- "[...] unions are inherently conservative institutions, which historically developed parallel with the development of capitalism itself. They are as much a part of capitalism as Henry Ford or Apple. Unions use contracts -- and there's nothing more intrinsic to capitalism than the right of contract -- to link their members to the fortunes of the companies they contract with."
- Unions and Productivity [More...]
- Cross-country studies show unions increase productivity. They are a more flexible alternative to regulation. They are also associated with lower CEO compensation.
- Unions Did Great Things for the Working Class [More...]
- "Other than massive government redistribution of income and wealth, there’s really no other obvious way to address the country’s rising inequality. Also, there’s the chance that unions might be an effective remedy for the problem of increasing corporate market power -- evidence suggests that when unionization rates are high, industry concentration is less effective at suppressing wages."
Odes of praise to the common law, and mistrust of legislative modifications of it, allow libertarians to say that the true benchmark of rights is provided by the older rules, not the newer ones. Judged against this standard, of course, the rules that benefit employers, landlords and manufacturers simply define liberty and property rights whereas the rules that benefit workers, tenants and consumers are interferences with liberty. The rules one likes are the foundations of sacred property rights, those one does not like are meddlesome regulation. This is a nice trick...
James Boyle, "Foucault in cyberspace -- Chapter 2: Libertarianism, Property and Harm" pg. 19.
Freedom from trade unions and collective bargaining means the freedom to suppress wages. Freedom from regulation means the freedom to poison rivers, endanger workers, charge iniquitous rates of interest and design exotic financial instruments. Freedom from tax means freedom from the distribution of wealth that lifts people out of poverty.
George Monbiot, "Neoliberalism, the ideology at the root of all our problems"
The more fundamental change that is needed is a revision of assumptions that are taken for granted, throughout the political process, that corporations are a natural feature of market economies, while unions are an alien intrusion[...] corporations, like unions, are social constructions, which could not exist except as a result of conscious policy decisions to change the rules of a market economy.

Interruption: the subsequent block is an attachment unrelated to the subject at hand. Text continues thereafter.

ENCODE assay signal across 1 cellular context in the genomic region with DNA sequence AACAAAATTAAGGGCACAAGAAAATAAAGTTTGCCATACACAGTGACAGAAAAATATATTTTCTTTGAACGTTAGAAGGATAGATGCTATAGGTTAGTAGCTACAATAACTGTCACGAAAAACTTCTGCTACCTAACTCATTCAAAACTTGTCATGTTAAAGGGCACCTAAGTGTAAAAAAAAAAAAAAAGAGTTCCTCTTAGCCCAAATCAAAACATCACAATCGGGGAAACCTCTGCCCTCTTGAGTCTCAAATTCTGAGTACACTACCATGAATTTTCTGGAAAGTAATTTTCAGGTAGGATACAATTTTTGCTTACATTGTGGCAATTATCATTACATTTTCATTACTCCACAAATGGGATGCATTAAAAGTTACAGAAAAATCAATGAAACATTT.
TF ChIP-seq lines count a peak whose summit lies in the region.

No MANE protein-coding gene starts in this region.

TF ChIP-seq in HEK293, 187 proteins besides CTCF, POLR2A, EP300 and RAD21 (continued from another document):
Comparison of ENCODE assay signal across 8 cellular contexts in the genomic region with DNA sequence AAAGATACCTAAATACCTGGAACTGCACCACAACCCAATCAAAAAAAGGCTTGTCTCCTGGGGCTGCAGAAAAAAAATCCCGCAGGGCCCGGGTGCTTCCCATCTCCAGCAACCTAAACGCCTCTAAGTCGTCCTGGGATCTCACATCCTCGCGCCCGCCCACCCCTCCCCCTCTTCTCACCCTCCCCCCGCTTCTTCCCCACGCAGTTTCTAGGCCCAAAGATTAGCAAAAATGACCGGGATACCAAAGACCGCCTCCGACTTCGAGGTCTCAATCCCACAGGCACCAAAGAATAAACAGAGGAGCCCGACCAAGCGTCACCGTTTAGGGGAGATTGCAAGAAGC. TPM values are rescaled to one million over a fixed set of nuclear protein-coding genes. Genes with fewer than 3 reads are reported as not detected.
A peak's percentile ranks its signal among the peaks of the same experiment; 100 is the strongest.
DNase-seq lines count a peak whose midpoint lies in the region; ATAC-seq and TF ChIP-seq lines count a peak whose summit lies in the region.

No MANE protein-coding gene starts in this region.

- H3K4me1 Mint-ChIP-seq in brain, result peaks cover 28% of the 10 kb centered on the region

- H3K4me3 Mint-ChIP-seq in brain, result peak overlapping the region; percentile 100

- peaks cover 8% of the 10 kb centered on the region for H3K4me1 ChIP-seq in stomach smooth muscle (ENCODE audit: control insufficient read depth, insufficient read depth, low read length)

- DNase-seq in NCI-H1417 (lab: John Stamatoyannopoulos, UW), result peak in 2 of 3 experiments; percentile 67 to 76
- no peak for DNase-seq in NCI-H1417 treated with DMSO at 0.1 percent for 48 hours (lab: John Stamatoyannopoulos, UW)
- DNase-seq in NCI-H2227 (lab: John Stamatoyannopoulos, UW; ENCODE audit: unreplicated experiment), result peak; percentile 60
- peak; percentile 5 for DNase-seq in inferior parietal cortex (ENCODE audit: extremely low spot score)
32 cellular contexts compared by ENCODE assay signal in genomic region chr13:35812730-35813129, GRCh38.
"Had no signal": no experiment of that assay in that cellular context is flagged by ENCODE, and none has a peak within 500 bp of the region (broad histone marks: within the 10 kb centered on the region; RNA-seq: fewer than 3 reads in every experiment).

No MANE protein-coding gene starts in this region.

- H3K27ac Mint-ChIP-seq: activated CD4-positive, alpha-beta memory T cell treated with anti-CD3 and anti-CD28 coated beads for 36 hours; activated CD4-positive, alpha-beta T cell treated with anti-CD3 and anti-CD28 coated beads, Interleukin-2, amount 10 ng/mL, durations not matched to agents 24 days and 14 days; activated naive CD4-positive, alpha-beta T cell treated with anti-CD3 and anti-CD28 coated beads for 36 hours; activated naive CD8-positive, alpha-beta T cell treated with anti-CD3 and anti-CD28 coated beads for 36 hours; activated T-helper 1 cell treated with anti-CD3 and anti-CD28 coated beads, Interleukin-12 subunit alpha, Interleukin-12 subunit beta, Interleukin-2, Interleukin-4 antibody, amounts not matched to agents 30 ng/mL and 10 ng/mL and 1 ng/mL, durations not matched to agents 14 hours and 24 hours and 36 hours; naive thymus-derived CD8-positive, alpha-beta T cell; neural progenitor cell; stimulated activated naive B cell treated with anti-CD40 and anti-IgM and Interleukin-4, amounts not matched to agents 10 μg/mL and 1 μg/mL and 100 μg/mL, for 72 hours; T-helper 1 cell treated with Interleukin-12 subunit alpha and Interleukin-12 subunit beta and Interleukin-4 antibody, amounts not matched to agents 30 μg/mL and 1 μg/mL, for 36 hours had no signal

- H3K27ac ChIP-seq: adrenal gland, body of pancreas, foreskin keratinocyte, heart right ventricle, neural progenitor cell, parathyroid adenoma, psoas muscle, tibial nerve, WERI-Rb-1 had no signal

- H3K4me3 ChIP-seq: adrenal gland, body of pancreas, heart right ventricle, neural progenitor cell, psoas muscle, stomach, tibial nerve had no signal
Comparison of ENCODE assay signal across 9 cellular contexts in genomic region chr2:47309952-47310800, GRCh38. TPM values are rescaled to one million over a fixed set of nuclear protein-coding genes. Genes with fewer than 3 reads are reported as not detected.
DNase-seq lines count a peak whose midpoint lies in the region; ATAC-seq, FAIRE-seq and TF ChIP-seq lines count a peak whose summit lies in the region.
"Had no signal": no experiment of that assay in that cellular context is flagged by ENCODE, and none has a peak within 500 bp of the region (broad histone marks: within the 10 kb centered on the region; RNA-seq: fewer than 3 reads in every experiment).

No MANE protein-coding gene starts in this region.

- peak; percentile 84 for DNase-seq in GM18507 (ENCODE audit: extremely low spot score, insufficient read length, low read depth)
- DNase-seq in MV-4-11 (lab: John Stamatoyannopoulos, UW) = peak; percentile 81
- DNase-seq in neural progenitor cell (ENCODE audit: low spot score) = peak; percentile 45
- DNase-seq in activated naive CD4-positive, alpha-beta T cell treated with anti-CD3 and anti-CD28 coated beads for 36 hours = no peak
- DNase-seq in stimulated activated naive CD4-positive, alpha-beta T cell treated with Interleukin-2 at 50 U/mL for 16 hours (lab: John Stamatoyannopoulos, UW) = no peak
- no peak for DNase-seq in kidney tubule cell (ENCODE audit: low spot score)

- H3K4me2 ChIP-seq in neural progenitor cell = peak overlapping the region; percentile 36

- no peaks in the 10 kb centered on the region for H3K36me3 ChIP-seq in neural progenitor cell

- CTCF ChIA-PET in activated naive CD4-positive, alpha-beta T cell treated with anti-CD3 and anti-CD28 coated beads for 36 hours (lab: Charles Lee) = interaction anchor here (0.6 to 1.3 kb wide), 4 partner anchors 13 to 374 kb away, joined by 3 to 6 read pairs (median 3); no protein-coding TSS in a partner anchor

John Quiggin, "Predistribution: wages and unions (extract from Economics in Two Lessons)"
For all this vast and sparkling intellectual production, though, we hear surprisingly little about what it’s like to be managed. Perhaps the reason for this is because, when viewed from below, all the glittering, dazzling theories of management seem to come down to the same ugly thing. This is the lesson that Barbara Ehrenreich learns from the series of low-wage jobs that she works and then describes in all their bitter detail in her new book, Nickel and Dimed. Pious chatter about “free agents” and “empowered workers” may illuminate the covers of Fast Company and Business 2.0, but what strikes one most forcefully about the world of waitresses, maids, and Wal-Mart workers that Ehrenreich enters is the overwhelming power of management, the intimidating array of advantages it holds in its endless war on wages. This is a place where even jobs like housecleaning have been Taylorized to extract maximum output from workers (“You know, all this was figured out with a stopwatch,” Ehrenreich is told by a proud manager at a maid service), where omnipresent personality and drug tests screen out those of assertive nature, where even the lowliest of employees are overseen by professional-grade hierarchs who crack the whip without remorse or relent, where workers are cautioned against “stealing time” from their employer by thinking about anything other than their immediate task, and where every bit of legal, moral, psychological, and anthropological guile available to advanced civilization is deployed to prevent the problem of pay from ever impeding the upward curve of profitability. This is the real story of life under markets.
Thomas Frank, "The God That Sucked"